The Days of the Unicorns

Phyllis Webb

Printer-friendly version

    I remember when the unicorns

roved in herds through the meadow

behind the cabin, and how they would

lately pause, tilting their jewelled

horns to the falling sun as we shared

the tensions of private property

and the need to be alone.

 

Or as we walked along the beach

a solitary delicate beast

might follow on his soft paws

until we turned and spoke the words

to console him.

 

It seemed they were always near

ready to show their eyes and stare

us down, standing in their creamy

skins, pink tongues out

for our benevolence.

 

As if they knew that always beyond

and beyond the ladies were weaving them

into their spider looms.

 

I knew where they slept

and how the grass was bent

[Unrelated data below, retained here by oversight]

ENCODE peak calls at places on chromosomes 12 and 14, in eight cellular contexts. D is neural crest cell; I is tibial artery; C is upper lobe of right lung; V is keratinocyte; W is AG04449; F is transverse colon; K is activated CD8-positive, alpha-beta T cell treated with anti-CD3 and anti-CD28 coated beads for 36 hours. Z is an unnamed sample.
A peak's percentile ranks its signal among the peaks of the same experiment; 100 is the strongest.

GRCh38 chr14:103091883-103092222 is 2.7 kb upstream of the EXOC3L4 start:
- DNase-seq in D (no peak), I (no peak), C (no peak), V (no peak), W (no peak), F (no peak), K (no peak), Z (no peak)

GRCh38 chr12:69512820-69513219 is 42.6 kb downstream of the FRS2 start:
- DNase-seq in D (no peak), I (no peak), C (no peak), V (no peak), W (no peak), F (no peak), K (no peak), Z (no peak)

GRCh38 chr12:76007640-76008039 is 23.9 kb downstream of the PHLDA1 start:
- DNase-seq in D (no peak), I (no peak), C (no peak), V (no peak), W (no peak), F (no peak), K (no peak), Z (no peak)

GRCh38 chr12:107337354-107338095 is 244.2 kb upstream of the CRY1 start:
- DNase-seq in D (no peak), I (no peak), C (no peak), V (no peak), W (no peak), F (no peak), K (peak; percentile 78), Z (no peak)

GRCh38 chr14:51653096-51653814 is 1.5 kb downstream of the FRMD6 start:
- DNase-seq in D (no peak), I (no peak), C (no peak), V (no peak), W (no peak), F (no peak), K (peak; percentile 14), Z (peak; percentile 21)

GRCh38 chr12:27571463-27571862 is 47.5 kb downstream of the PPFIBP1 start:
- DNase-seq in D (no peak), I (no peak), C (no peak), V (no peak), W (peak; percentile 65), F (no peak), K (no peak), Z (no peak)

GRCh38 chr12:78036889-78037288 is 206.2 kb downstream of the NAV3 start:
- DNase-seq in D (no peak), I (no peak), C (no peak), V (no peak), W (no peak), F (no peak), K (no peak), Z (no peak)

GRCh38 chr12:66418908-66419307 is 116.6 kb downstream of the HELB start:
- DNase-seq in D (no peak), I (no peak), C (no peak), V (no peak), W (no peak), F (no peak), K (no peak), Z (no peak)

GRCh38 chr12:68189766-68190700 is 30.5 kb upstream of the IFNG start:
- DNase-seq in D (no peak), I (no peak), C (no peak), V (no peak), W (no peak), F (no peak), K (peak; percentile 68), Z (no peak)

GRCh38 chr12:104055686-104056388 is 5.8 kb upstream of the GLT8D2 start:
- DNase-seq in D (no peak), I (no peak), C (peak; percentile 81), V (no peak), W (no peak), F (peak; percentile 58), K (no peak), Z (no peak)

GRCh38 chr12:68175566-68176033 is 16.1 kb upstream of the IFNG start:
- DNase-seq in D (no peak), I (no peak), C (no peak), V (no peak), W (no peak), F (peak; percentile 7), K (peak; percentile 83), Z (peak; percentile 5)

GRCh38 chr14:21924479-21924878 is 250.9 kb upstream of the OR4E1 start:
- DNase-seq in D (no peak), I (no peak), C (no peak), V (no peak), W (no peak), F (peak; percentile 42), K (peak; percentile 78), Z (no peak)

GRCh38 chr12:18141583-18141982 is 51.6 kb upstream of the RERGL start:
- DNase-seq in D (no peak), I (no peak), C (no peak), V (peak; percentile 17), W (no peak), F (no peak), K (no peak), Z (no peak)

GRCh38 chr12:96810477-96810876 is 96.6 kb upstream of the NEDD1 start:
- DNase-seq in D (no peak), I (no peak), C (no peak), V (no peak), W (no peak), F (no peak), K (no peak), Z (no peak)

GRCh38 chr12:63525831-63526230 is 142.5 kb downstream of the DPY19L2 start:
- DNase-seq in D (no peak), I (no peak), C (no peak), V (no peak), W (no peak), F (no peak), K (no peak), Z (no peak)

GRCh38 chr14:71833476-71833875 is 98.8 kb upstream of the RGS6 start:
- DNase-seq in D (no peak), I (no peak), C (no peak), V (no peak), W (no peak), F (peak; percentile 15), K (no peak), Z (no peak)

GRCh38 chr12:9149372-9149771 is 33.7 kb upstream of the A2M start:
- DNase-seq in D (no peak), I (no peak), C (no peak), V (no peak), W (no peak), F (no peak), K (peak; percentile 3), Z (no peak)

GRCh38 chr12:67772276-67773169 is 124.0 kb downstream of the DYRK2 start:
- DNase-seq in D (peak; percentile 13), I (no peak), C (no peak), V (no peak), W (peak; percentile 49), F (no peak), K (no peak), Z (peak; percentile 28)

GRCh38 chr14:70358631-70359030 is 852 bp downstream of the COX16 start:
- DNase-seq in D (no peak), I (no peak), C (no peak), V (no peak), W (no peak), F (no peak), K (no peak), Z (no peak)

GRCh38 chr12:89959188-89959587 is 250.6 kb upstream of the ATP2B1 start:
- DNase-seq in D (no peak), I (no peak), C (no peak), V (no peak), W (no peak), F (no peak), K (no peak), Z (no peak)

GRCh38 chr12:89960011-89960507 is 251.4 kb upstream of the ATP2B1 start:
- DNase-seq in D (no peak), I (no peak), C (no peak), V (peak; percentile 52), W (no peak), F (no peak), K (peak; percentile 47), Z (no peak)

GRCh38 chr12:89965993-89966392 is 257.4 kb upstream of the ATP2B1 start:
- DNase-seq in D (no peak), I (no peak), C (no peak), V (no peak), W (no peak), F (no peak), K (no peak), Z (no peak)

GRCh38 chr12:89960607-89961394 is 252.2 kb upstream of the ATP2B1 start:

by their own wilderness

and I pitied them.

 

It was only yesterday, or seems

like only yesterday when we could

touch and turn and they came

perfectly real into our fictions.

But they moved on with the courtly sun

grazing peacefully beyond the story

horns lowering and lifting and

lowering.

 

I know this is scarcely credible now

as we cabin ourselves in cold

and the motions of panic

and our cells destroy each other

performing music and extinction

and the great dreams pass on

to the common good.